Compared to other specialty lines, engineering insurance has historically been relatively profitable, but stagnating premiums and signs of deteriorating underwriting performance reveal that there could be a storm on the horizon, according to Swiss Re’s newest sigma report, “Constructing the Future: Recent Developments in Engineering Insurance.”
The Swiss Re Institute finds that engineering insurance premiums globally for 2017 were approximately US$21 billion and have the potential to rise to US$34.5 billion by 2027, though loss ratios are edging higher, reads the report, and claims are rising in specific sectors of the construction industry.
Up until now, the historical profitability of this line of business could be attributed to several factors.
“We’re just seeing an absence of catastrophic loss events,” said Darren Lee Pain, senior economist at Swiss Re, adding that there’s been a lack of big losses impacting this specialty recently, at the same time as there are barriers to entry. “Engineering insurance is a pretty specialist part of the market. You require a lot of technical knowledge, so not just anybody can write this sort of business.”
Because of the large-scale nature of many construction projects, it also tends to be international insurers with a significant geographical footprint or big balance sheet with capital and knowledge who run those risks. Meanwhile, natural catastrophe exposure has remained small compared to other exposures.
“Relatively speaking, the proportion of large claims associated with nat cats is relatively small compared to things like faulty design or misuse of materials,” said Lee Pain. The sigma report shows that while the share of claims caused by natural hazards has risen to 22.3% in the 2010s from 14.3% in the 2000s, faulty design, material and operation holds the lead, accounting for 39.4% of the share of large claims.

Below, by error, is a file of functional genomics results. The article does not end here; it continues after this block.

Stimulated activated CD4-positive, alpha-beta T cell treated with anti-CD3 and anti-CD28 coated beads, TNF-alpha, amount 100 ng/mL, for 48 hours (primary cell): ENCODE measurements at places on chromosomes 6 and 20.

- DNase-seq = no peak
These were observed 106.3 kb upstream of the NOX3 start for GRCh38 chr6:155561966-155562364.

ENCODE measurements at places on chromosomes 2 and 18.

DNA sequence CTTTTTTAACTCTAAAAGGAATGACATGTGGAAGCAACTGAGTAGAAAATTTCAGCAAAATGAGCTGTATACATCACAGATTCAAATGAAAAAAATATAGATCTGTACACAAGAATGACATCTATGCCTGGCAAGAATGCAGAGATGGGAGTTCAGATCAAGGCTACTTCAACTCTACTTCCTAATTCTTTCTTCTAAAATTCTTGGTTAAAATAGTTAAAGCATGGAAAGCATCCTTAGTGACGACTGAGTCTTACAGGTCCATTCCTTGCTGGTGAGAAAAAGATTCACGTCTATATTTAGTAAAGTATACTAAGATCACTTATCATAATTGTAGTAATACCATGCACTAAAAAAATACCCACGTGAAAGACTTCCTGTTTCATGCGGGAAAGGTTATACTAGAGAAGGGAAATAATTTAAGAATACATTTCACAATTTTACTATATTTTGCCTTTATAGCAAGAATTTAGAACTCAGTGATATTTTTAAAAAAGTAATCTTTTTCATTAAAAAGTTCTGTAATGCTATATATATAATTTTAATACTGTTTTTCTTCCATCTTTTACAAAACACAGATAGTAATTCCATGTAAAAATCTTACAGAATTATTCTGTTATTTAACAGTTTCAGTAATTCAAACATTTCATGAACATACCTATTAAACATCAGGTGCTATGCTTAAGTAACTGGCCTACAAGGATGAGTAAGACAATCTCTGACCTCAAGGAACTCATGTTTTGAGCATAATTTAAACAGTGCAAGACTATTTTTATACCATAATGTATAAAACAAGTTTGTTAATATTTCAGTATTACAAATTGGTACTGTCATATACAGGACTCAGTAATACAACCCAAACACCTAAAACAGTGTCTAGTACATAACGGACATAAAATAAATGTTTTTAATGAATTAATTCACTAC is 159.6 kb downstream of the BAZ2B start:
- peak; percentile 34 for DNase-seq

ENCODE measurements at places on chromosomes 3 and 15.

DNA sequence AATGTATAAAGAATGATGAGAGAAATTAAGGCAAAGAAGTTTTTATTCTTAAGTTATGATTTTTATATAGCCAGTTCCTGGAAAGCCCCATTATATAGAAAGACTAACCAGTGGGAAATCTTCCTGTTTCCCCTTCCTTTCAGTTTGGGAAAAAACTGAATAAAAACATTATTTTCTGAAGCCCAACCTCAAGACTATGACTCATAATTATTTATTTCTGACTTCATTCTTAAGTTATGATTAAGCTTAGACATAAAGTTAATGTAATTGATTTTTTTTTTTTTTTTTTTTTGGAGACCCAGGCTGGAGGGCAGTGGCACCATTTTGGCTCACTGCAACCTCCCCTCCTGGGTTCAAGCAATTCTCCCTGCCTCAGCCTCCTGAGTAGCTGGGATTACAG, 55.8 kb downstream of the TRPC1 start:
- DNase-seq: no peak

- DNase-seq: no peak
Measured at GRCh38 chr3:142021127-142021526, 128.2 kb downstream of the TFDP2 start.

There is, however, an opportunity for technology to step in and improve efficiency, leading to a risk landscape that’s changed for the better. The Swiss Re report highlights design and planning software, data gathering and analytics, and construction management – where Building Information Modeling (BIM) plays a key role – as areas where technological change is coming, however slowly.
“The construction sector has historically been a laggard in terms of innovation. You only have to look at the construction sites that you see around you day-to-day – a lot of what’s going on is manual and it’s probably using similar techniques that would’ve been done 20, 30 years ago, but I think we’re seeing more evidence that there’s maybe more digitalization going on within the sector,” said Lee Pain, highlighting BIM as an important technology affecting construction. “Even small contractors are starting to embrace that, which is a standardized way to share and exchange information about a building, and you coordinate both in terms of the physical dimensions, but also maybe time, costs of the construction project.”
After a construction project wraps up, BIM makes it possible to build up the digital memory of a building and what’s happening to it over time as its conditions change, according to the senior economist, though he adds that the timeline of tech adoption, where it truly would shift the risk landscape, isn’t likely to take place as soon as some in the industry think.
“You read things about how this is going to happen next week. I don’t think that’s realistic,” he said. “Construction has been slow to innovate, but the direction of travel is clear.”
At some point, innovations and digitalization may well require a radical overhaul in how engineering insurance is underwritten as data from sensors or BIM will help guide that underwriting process, said Lee Pain.
“Historically, engineering insurers have been pretty adept and agile about changing the ways that they do things on the back of changing technologies for their clients,” he concluded.